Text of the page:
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When a whistleblower accused Infosys CEO Salil Parekh of committing financial irregularities, he became the second CEO of the company to face charges from a whistleblower in five years. The investigations are still on.
India's second-largest IT services firm Infosys' run-ins with whistleblowers appear continued, with an anonymous whistleblower group called 'Ethical Employees' alleging that the company’s current management was taking 'unethical' steps to spur short-term revenue and profits. In a statement, Infosys said, "The whistleblower complaint has been placed before the audit committee in line with the company's practice and will be dealt with in accordance with our whistleblowers policy." Read more...
Chandra steps down as Zee Entertainment chairman (Nov 25)
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Subhash Chandra stepped down as chairman of Zee Entertainment after selling his family’s stake to a clutch of investors for repaying loans on bets he had made on an expensive diversification into infrastructure.
Media mogul Subhash Chandra resigned as the chairman of his flagship company, Zee Entertainment Enterprises Ltd (ZEEL), in line with the Sebi listing regulations that prohibited the chairperson of the board from being related to the managing director or the chief executive officer of the company. The firm also said its board had been reconstituted and three new independent directors — R Gopalan, Surendra Singh and Aparajita Jain had been appointed. Read more...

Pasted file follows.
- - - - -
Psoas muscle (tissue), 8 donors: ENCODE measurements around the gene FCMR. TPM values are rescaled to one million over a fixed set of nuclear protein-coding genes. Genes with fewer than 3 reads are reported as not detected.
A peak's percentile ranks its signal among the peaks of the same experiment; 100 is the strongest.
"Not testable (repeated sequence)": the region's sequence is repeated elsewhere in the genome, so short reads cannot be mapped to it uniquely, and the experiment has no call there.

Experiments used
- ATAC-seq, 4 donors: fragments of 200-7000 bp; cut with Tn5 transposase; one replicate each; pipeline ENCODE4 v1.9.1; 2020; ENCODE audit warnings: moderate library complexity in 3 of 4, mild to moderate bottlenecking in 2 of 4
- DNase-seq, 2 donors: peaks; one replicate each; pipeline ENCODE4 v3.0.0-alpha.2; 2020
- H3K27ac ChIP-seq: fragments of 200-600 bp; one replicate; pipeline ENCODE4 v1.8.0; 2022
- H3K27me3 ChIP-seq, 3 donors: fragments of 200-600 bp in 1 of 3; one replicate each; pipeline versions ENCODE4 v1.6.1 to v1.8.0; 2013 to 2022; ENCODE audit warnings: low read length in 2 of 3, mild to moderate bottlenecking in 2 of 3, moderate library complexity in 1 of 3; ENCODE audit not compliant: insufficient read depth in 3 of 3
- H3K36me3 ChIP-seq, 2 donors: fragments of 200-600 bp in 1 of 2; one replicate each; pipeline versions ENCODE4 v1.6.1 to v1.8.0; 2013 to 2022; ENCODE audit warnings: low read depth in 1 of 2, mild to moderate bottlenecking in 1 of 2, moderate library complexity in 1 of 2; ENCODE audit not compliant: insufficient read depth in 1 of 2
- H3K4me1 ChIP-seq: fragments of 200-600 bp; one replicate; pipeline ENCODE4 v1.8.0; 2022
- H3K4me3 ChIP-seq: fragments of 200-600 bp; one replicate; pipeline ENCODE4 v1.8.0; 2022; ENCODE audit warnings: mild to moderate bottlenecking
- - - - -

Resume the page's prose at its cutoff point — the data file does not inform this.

The three major telecom operators in India — Bharti Airtel, Vodafone Idea and Reliance Jio — raised tariffs by 20 per cent to 41 per cent for prepaid customers. This was the first tariff hike in six years.
Bharti Airtel and Vodafone Idea announced a tariff hike in the range of 15 per cent to 40 per cent across different plans with effect from December 3. Reliance Jio followed suit, introducing new plans with unlimited voice and data but priced up to 40 per cent higher, with effect from December 6. Read more...
YES Bank doubtful about Canadian investor’s bid (Dec 10)